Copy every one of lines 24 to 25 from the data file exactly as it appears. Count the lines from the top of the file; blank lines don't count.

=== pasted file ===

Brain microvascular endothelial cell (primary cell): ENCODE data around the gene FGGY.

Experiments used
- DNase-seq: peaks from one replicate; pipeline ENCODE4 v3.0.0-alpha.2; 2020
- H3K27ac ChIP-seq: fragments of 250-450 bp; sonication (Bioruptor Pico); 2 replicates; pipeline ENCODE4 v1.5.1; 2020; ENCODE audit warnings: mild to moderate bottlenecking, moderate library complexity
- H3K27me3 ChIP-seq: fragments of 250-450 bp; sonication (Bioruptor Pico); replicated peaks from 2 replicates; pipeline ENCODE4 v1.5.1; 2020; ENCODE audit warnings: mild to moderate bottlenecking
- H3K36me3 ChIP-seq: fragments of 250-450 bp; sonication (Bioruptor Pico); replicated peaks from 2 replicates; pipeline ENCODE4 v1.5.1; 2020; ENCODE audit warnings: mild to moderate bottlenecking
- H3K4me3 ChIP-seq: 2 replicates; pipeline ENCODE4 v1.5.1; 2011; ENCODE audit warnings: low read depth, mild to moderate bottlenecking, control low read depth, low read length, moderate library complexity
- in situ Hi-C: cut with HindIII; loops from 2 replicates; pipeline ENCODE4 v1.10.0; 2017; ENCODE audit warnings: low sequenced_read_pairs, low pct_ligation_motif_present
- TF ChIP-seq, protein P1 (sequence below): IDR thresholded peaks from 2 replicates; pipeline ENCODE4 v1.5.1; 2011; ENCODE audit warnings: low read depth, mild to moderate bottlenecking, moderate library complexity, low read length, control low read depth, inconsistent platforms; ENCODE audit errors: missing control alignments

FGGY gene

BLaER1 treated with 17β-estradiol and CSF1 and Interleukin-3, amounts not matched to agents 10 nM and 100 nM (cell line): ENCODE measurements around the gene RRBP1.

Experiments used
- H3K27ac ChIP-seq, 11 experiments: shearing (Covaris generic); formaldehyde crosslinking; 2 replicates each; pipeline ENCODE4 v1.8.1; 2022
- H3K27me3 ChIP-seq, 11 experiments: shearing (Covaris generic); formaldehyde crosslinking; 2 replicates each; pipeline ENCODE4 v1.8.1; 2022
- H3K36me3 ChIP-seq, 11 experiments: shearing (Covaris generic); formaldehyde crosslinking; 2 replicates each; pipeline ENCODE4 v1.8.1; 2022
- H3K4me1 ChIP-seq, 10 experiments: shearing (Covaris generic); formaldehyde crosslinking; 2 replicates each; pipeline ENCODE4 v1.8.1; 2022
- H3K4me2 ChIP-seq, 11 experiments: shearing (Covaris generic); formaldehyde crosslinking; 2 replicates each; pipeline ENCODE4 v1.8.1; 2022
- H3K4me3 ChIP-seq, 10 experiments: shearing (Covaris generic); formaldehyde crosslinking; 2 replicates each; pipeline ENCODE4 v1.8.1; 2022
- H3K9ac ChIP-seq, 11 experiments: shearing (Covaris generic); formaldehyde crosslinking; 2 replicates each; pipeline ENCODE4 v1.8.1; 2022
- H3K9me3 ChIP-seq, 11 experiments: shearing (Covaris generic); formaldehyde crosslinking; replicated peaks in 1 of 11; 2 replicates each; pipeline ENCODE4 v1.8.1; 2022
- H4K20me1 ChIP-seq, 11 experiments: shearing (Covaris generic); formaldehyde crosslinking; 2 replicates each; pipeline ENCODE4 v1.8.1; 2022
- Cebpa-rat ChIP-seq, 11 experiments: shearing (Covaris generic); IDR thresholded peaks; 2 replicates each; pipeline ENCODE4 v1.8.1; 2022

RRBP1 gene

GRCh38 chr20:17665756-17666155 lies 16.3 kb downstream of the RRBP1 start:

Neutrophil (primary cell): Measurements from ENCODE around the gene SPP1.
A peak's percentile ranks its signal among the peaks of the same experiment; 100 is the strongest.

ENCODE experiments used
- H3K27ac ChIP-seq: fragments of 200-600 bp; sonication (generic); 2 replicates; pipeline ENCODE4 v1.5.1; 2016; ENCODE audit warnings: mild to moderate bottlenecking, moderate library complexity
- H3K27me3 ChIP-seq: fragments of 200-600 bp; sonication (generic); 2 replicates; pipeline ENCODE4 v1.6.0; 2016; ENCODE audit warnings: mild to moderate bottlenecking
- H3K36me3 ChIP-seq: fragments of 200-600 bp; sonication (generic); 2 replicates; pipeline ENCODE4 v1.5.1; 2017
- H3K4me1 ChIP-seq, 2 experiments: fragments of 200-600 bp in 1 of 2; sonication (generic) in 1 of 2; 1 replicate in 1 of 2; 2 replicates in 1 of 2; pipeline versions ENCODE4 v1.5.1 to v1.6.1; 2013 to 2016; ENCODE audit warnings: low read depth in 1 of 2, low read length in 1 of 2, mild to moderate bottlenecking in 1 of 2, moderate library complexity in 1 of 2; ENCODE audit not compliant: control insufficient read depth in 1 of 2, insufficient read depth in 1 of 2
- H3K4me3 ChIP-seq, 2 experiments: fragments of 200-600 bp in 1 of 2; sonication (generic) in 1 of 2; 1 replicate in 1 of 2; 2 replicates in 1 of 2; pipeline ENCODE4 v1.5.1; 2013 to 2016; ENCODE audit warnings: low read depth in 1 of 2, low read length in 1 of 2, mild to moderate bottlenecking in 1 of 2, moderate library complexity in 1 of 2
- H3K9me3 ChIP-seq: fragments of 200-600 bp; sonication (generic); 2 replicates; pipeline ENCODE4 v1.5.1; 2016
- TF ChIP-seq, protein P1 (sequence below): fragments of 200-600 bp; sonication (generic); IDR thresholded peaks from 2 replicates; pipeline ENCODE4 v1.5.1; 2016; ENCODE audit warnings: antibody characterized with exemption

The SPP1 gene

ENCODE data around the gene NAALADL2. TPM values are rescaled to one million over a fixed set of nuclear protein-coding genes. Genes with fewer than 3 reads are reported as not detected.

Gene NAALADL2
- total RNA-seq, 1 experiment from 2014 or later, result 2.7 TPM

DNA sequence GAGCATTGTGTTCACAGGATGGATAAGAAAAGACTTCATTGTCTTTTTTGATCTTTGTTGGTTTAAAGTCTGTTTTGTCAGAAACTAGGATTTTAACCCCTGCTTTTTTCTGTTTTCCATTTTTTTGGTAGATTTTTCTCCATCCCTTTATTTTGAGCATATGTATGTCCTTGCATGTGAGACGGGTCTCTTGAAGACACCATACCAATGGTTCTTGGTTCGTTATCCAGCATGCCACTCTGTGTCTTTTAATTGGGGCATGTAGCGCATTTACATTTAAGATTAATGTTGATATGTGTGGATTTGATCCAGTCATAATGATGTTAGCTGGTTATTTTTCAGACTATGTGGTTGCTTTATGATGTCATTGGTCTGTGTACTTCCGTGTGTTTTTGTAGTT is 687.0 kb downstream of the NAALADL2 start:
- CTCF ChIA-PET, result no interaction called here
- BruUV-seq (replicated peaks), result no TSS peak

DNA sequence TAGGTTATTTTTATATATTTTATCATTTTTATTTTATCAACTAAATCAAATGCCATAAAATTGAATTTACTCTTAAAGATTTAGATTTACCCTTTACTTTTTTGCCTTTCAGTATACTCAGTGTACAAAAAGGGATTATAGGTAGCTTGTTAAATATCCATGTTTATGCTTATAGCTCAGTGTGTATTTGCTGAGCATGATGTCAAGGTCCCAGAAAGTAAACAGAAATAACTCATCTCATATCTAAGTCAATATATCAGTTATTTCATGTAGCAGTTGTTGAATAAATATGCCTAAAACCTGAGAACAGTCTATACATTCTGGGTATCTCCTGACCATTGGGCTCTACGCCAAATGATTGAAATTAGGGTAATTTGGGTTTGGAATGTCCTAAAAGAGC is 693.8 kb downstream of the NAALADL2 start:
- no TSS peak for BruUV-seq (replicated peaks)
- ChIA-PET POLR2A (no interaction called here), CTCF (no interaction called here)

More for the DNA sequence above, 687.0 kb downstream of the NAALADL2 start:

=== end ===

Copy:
GRCh38 chr20:17665756-17666155 lies 16.3 kb downstream of the RRBP1 start:

Neutrophil (primary cell): Measurements from ENCODE around the gene SPP1.